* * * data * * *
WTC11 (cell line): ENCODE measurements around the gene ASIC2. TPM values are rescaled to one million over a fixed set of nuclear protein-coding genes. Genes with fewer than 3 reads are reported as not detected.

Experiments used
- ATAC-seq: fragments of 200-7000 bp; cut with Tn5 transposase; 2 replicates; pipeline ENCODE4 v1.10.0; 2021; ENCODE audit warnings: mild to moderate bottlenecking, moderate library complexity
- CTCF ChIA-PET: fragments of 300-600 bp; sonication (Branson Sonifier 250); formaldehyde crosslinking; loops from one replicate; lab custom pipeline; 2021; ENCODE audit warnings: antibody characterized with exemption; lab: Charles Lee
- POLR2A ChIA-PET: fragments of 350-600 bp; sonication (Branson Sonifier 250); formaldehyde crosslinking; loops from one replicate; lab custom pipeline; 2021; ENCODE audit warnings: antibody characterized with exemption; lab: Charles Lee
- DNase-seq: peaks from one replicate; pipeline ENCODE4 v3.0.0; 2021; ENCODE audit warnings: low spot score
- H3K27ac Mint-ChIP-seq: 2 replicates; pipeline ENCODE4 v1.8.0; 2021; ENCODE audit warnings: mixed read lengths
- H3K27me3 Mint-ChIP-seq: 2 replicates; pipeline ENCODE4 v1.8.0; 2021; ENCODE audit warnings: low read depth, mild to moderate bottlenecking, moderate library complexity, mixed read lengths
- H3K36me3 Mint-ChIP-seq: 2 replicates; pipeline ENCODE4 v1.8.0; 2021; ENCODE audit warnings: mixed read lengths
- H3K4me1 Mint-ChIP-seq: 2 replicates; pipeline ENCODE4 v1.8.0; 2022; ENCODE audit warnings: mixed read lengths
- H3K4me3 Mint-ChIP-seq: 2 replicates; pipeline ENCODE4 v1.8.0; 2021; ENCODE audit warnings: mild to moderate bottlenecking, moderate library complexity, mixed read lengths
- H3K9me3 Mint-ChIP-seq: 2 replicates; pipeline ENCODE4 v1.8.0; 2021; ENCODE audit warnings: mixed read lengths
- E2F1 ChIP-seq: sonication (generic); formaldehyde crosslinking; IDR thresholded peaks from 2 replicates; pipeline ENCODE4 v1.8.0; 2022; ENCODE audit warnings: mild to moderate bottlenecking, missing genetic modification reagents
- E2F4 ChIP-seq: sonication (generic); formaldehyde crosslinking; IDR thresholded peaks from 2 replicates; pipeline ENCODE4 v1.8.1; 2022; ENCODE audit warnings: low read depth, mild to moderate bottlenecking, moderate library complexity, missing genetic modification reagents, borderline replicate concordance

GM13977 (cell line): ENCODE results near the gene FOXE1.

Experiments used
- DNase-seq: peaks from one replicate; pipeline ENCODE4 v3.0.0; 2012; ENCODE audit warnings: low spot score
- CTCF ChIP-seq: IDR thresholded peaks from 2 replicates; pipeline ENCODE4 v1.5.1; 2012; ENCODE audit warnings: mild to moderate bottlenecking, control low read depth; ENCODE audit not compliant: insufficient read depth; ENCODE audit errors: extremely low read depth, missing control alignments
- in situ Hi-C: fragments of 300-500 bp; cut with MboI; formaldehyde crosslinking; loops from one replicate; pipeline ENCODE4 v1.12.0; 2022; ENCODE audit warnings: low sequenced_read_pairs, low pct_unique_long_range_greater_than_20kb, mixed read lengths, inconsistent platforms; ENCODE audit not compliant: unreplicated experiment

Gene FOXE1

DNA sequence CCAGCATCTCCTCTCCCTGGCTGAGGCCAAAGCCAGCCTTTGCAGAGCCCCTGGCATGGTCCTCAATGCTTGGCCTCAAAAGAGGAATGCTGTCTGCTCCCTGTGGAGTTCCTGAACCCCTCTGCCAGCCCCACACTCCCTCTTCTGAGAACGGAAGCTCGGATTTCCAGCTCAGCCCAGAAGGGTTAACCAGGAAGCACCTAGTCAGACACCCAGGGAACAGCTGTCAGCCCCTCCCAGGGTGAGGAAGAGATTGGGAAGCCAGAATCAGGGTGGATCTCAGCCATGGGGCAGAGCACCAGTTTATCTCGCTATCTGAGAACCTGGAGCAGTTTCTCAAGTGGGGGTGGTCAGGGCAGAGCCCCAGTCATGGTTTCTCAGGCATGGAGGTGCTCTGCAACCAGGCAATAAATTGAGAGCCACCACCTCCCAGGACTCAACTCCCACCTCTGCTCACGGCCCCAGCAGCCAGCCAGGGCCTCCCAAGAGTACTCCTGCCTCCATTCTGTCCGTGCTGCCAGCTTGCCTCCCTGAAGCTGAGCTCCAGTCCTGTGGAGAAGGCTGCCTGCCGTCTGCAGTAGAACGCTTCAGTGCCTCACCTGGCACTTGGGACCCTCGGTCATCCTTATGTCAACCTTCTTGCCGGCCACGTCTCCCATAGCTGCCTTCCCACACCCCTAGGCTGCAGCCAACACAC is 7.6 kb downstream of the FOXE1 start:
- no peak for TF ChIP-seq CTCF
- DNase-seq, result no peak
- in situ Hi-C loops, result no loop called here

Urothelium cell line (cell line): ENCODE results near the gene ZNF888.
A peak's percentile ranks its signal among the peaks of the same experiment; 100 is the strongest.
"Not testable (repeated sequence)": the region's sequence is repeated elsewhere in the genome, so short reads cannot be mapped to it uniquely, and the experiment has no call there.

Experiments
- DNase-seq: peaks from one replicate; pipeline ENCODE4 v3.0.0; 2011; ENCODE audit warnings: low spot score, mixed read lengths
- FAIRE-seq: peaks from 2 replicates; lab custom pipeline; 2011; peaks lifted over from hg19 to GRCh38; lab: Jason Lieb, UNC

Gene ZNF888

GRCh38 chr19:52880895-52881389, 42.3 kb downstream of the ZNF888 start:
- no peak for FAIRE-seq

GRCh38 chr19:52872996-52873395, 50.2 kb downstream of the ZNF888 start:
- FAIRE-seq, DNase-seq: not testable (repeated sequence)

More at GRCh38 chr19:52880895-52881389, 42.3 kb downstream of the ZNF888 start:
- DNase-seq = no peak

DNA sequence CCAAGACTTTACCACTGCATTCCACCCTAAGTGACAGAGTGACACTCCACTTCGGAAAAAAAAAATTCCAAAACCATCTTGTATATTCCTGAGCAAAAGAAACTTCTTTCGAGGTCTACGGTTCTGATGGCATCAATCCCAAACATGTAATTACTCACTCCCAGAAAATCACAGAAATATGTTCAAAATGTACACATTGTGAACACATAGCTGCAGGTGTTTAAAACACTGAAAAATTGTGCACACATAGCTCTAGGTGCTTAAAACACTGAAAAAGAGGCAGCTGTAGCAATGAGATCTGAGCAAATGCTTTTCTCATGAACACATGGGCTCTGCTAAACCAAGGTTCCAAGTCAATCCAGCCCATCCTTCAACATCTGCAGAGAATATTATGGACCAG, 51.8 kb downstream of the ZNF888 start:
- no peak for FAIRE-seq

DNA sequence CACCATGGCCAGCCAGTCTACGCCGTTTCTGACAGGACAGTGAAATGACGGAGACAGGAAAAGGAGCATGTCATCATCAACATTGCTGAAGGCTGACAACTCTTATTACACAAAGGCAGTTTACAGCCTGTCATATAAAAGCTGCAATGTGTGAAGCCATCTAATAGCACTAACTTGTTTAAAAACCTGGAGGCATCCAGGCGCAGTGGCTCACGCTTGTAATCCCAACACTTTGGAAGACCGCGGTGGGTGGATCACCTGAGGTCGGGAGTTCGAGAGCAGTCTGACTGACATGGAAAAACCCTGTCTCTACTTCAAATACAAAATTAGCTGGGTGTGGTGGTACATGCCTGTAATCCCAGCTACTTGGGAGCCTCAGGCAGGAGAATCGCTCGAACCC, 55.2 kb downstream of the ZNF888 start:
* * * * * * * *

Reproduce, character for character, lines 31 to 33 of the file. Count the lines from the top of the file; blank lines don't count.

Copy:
Gene ZNF888

GRCh38 chr19:52880895-52881389, 42.3 kb downstream of the ZNF888 start:
- no peak for FAIRE-seq